Thursday, 26 November 2009

Weddings, Caves, Bonfire Night and a Film Premiere

It's been such a long time since we have written a blog, so I thought I should update you on what we've been getting up to.

The university semester has nearly ended - the only thing remaining are the exams which start next week. In just over 2 weeks my parents are coming to visit for a couple of weeks, and we have 2 friends arriving on the day they fly back to we have an action-packed month of travelling to look forward to. We have got permits to go Chimp tracking on Boxing Day, which we are really excited about.

Last month we went to a town called Fort Portal for a wedding. It was Jason's colleague's sister's wedding, and it was the first wedding that we'd been to in Uganda. Lots of Jason's colleagues were also going to the wedding, so we hired the university bus for the trip rather than getting public transport. The drive there was lovely - the road went right through the middle of Queen Elizabeth National Park, and we even saw an elephant, which made my day. Fort Portal is in the mountains, and the scenery was breathtaking.

The wedding began with a church service, followed by a reception at one of the local hotels. The service was lovely, and pretty similar to a wedding in the UK, although the priest did a 45 minute long sermon all in Rutoro (the local language). The bride looked beautiful, as did all her bridesmaids (she had about 8 of them!).

The Church

When we arrived at the reception venue, the heavens opened and it started raining like I've never seen it rain before - we had to shelter in our vehicle for about an hour, waiting for it to die down. We eventually braved the rain, and went into the hotel grounds. There were marquees for us to sit under, but they had no flooring, just squelchy mud - not good for open-toed sandals! The poor bride and groom had to wait in their car, hoping the rain would stop, but they eventually arrived. They had to enter the reception venue through an arch, but they first had to cut a ribbon.

Cutting the Ribbon to get into the Reception

There must have been about 400 people there, and I wondered how they were going to cater for everyone, but they had a Ugandan buffet which went down very well with all of the guests. There was also entertainment in the form of a dance group, a singer and a man dressed up as a Zulu warrior - all very good indeed.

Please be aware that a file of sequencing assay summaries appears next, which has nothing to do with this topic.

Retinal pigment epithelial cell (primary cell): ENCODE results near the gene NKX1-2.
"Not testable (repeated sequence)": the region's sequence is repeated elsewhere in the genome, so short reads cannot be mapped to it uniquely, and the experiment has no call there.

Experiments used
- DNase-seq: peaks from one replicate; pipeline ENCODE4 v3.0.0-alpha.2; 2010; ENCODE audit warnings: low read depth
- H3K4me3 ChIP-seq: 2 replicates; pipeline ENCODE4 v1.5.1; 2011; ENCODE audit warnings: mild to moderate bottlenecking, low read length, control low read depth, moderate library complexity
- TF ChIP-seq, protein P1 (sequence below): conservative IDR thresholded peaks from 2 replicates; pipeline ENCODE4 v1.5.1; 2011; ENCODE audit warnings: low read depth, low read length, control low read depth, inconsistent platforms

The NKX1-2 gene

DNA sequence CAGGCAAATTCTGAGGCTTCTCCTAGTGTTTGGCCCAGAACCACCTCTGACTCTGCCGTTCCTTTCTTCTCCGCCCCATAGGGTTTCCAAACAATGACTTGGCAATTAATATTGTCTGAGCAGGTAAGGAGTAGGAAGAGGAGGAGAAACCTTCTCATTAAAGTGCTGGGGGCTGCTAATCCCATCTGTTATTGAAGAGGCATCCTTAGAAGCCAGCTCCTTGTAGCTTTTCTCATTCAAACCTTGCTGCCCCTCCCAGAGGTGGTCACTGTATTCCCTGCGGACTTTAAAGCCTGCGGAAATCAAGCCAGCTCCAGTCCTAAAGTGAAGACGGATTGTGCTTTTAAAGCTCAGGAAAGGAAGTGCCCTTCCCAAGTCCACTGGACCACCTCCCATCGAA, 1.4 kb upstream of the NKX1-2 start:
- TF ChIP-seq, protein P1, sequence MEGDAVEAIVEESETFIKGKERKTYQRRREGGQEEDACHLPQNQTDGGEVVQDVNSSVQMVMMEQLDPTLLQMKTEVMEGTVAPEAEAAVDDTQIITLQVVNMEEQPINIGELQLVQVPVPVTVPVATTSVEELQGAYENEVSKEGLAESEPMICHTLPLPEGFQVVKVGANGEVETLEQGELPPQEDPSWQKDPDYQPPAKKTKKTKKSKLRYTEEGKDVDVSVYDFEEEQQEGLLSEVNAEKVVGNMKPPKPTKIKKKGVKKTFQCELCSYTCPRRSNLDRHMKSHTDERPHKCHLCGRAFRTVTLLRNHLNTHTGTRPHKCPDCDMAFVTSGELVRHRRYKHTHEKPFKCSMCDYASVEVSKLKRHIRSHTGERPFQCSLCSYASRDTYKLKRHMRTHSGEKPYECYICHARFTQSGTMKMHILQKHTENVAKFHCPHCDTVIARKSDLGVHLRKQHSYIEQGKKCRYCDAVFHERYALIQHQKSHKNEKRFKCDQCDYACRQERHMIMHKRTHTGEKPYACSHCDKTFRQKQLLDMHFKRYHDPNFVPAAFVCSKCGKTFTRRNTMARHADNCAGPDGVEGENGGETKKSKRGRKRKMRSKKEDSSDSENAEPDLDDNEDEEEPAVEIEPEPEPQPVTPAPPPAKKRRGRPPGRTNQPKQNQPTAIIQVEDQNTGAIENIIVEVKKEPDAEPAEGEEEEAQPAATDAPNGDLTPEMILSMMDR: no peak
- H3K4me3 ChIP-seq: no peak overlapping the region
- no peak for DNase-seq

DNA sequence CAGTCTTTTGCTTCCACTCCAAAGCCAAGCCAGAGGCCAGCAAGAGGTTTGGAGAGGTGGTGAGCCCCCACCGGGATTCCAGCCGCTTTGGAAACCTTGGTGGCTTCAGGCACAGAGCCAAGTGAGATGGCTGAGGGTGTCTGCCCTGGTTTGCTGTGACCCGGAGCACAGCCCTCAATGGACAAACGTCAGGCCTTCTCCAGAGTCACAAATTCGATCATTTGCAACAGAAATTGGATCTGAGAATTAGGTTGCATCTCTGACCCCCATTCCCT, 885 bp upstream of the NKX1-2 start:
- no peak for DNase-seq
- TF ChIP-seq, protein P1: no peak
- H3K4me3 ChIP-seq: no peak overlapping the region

The Entertainment

We didn't stay at the reception as long has we had planned to, because we were cold and wet, and needed to warm up a bit in front of the log fire at our hotel (who would ever have thought you needed fires in Africa?!)


The day after the wedding, we went out into the countryside to see some the Amabere caves and waterfalls. We had to walk through the jungle to get to the caves, and as it had been raining it was very muddy (Jason fell over 3 times!), but it was worth it. The caves have some stalactites and stalagmites in them which are supposed to resemble breasts (!), and the drips from them are apparently meant to represent breastmilk (according to local folklore). There was also an amazing waterfall by the caves.

Jason in the Caves

Behind the Waterfall

Jason and his Colleague, Amos

Group Photo

Our bus-trip back to Mbarara included the usual event of breaking down - luckily it happened when we were in a town, so we wandered off to get lunch while someone made hasty repairs to the brakes on the bus (we found out later that one of the brake pads had completely worn down, and the mechanic didn't have a replacement, so he just disabled the brake!). We made it home in one piece though....

The following weekend, we had a VSO cluster meeting at Shivaun's house - we decided to combine it with a barbecue and 'fireworks' to celebrate Guy Fawkes night. Jason was put in charge of the barbecue, and cooked goat and pork kebabs and some burgers courtesy of Chef Shivaun. We even had marshmallows to toast over the fire later on. We didn't really have proper fireworks; just some giant party popper things, and some big sparklers that are supposed to go on top of wedding cakes, but they are pretty spectacular. It was a really nice evening and good to catch up with the other VSOs to discuss our placements etc.


We went to our first ever Film Premiere a couple of weeks ago, courtesy of the Kina-MUST project at the university. One of my students had sold me tickets, but Jason was pretty reluctant to go, as the dress code was 'red carpet' (i.e. formal). A group of students had made a movie about HIV/AIDS, and it was actually really impressive. It was about a medical student who got a needle-stick injury on the hospital ward, and how he dealt with the possibility that he might have contracted HIV. It was acually better than some low-budget films we've seen in the UK.
There was even an after-show party, where we got to mingle with the stars of the film. Both Jason and I had students involved with the film, and it was nice to see them enjoying themselves away from their studies. It was pretty funny though, because our students kept coming up to us wanting their photo taken with us - I wouldn't have been seen dead with my lecturers at uni! I don't know if there is any way that they can release the film to a wider audience, but I really think it deserves to go further than just Mbarara.

On the Red Carpet